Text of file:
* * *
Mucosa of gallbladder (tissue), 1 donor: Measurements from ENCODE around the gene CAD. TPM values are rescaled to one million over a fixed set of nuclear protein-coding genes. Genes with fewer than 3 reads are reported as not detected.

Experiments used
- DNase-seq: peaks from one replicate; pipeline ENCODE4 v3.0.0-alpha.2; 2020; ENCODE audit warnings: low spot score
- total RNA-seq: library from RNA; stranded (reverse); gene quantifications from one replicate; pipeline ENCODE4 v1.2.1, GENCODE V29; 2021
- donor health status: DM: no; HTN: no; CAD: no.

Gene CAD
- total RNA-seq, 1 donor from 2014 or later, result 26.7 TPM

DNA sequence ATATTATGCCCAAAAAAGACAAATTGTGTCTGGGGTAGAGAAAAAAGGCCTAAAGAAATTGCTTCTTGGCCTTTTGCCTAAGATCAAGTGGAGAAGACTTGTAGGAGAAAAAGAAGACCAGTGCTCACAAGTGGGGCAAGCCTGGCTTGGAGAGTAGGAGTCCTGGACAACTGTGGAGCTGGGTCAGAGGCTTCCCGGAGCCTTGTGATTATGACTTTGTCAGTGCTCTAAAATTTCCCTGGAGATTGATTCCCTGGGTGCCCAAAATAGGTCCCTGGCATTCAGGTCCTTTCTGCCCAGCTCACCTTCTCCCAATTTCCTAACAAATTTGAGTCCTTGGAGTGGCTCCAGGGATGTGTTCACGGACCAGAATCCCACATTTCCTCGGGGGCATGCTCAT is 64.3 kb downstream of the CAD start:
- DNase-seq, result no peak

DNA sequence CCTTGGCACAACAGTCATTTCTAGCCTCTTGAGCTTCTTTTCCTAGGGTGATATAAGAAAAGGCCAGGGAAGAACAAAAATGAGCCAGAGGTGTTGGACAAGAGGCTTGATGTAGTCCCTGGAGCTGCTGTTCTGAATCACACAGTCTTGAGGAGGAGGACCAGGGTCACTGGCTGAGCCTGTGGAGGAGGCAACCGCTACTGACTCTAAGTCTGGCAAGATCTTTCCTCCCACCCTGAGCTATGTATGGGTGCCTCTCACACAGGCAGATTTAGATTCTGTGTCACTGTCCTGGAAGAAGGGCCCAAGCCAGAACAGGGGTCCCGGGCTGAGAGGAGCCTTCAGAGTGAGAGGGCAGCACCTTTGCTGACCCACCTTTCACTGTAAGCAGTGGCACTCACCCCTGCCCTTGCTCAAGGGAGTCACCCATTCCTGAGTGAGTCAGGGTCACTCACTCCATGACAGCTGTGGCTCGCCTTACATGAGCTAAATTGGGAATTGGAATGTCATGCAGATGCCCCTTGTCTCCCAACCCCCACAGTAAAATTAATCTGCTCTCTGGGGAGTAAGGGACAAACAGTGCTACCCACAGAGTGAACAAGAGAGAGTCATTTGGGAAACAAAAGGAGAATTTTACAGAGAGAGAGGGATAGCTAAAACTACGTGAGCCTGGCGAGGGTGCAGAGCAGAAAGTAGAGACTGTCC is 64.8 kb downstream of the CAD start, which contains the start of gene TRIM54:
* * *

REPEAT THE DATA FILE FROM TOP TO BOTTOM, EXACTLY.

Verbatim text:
Mucosa of gallbladder (tissue), 1 donor: Measurements from ENCODE around the gene CAD. TPM values are rescaled to one million over a fixed set of nuclear protein-coding genes. Genes with fewer than 3 reads are reported as not detected.

Experiments used
- DNase-seq: peaks from one replicate; pipeline ENCODE4 v3.0.0-alpha.2; 2020; ENCODE audit warnings: low spot score
- total RNA-seq: library from RNA; stranded (reverse); gene quantifications from one replicate; pipeline ENCODE4 v1.2.1, GENCODE V29; 2021
- donor health status: DM: no; HTN: no; CAD: no.

Gene CAD
- total RNA-seq, 1 donor from 2014 or later, result 26.7 TPM

DNA sequence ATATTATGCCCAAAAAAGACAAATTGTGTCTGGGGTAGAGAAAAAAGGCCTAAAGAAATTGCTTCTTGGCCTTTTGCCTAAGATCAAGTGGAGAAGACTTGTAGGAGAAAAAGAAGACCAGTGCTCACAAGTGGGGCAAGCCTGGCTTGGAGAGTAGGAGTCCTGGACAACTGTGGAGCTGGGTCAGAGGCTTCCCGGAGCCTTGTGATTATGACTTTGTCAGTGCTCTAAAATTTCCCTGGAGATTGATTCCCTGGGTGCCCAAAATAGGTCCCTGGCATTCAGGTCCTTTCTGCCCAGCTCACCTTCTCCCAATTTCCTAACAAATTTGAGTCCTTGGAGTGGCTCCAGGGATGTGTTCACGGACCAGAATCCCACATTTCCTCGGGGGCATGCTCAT is 64.3 kb downstream of the CAD start:
- DNase-seq, result no peak

DNA sequence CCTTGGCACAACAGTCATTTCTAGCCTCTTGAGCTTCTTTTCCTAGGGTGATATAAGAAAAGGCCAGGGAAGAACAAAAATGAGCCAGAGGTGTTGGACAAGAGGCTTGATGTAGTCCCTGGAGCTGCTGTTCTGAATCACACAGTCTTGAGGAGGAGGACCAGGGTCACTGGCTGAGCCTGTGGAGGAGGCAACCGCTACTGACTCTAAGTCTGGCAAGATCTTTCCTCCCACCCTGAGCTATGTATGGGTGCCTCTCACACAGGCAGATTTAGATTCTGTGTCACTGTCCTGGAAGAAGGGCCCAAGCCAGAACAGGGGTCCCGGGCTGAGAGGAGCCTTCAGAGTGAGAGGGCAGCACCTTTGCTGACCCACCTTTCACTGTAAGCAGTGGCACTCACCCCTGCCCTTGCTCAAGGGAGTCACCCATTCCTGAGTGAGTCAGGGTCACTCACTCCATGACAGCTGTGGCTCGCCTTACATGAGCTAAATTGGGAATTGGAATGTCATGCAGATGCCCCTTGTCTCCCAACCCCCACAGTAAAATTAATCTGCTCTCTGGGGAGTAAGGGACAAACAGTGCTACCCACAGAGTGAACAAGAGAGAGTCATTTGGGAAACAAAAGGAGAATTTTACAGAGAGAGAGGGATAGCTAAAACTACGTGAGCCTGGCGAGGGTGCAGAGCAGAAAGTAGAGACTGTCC is 64.8 kb downstream of the CAD start, which contains the start of gene TRIM54: